New, Custom-Designed Bus Shelters on the Way

This month, the Raleigh City Council has moved forward with adding much nicer bus shelters to our existing system. This was a result of a design competition that was held a few years ago. The design has changed since the competition but the result is still a stark difference from our current design.

You may have already seen the concept shelters as some are installed outside of the NC Museum of Art. Now, we’ll be seeing more around the city.

The video above from the March 3 council meeting has the history and latest discussion on this topic.

From the beginning, finding a way to elevate the GoRaleigh brand was important. Bus shelters can be seen as the “front door” to transit so the difference between the current shelter and this new one helps show a greater commitment to transit by our city.

Last year, the council lowered the requirement (based on daily riders) for a bus stop to get a shelter installed. That change made about 200 stops now eligible for a bus shelter. The city hopes to have this built out by 2023. That would mean that 85% of riders would have access to a shelter.

The use of the new shelter would result in a 14.6% increase in the cost to install a bus shelter. ($28,300 vs. $24.700, based on averages)

I think they look great and the branding behind them is worth the extra cost.

Map of the Week

Frequent bus network plan for 2025-2027

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There’s a survey out for anyone interested in expanded bus service and bus rapid transit in Wake that readers should probably take a look at. Jump to the survey here.

If you aren’t familiar, plans for expanded transit service will be rolling out between now and 2027. Downtown Raleigh is a central hub of the frequent network with the BRT lines coming in and out of downtown Raleigh. The survey focuses on the bus component only and I’m expecting the commuter rail portion, dropping passengers off at Raleigh Union Station, to come later.

First Uptick in Bus Service after Sales Tax Increase

GoRaleigh bus along Martin Street

I’m posting this here purely for posterity. If you didn’t see it recently, bus service is starting to expand, including changes on the weekends. This comes as a direct result from the one-half cent sales tax increase that was voted on in the Fall of 2016.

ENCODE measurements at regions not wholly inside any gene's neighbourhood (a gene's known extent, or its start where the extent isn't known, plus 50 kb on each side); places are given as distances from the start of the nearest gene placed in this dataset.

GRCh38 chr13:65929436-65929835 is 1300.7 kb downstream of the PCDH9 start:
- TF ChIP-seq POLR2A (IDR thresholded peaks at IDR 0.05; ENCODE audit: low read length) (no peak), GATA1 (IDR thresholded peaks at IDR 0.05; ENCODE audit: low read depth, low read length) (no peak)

Go GoRaleigh!

Starting Aug. 6, GoRaleigh will:

  • Increase Sunday service to Saturday levels, with the exception of no departures after 11 p.m. on Sundays.
  • Increase frequency on Route 7, which runs along South Saunders Street, to every 15 minutes Monday through Friday.
  • Add Sunday service to Route 3 along Glascock Street, Route 10 along Longview and Route 15L to Trawick Road. Route 31 to New Hope Commons will drop Sunday service, however.

GoTriangle improvements include:

  • Increasing frequency on Route 100 between the GoRaleigh Station and the Regional Transit Center (RTC) in Durham to every 30 minutes Monday through Friday from 6 a.m. to 7 p.m. and starting at 6:40 a.m. Saturday. Route 100 stops at N.C. State University and RDU before continuing to the RTC, where riders can catch a GoTriangle Route 700 bus to Durham or a Route 800 bus to Chapel Hill.
  • Adding midday trips, Saturday trips and new night and Sunday service between Raleigh and Cary on Route 300.

2016 Transit Tax Passes Along Proposed Bus Lines

Voter Distribution of 2016 Transit Tax Referndum

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I posted this up on Twitter earlier but wanted to put it here on the blog for posterity. If you don’t know already, the transit tax passed in yesterday’s election and the graphic above shows the precincts that voted for and against it. You can clearly see that areas receiving expanded bus service were pro-tax versus areas that were not.

Maybe a little lack of support along the western edge of 540. I wonder if the presence of tolls in that area played a role in voters’ decisions?

At the same time, most of the outlying precincts in Wake were not horribly against the transit tax, only opposing by smaller margins. (some exceptions exist though)

RalCon Supports The Wake Transit Referendum

On Nov 8, or now if you’re into early voting, Wake County residents will see this little box on their ballots. This blog, along with a list of other fine persons and organizations, endorse a FOR vote for transit and the sales tax to pay for it.

For downtown Raleigh, and anyone that wants to see the area notch it up on transit-related infrastructure and service, this is a huge addition to the central role that the area plays in the movement of people in our city. The map below shows you how key the core of Raleigh becomes in this 10-year plan.

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If you’re looking for a summary of the transit plan that this sales tax increase will fund, along with maps, FAQs, and a breakdown of the monetary side of things, head over to the Regional Transportation Alliance’s wrap up page.

New Raleigh-Based Podcast Focuses on Transit

Inbound Raleigh

There’s a new podcast out now and its focus is on Transit in Raleigh. I just finished listening to their second episode which is a great interview with our city’s transportation planning manager, Eric Lamb.

Called Inbound Raleigh, the podcast wants to talk about all the different ways to get around Raleigh that don’t involve a car on a street. After listening to the first episode, it really shows you how many different transit-related projects we have in the pipeline. We have bike share, a transit referendum next month, a bike plan, sidewalk expansions, a train station, and a lot more.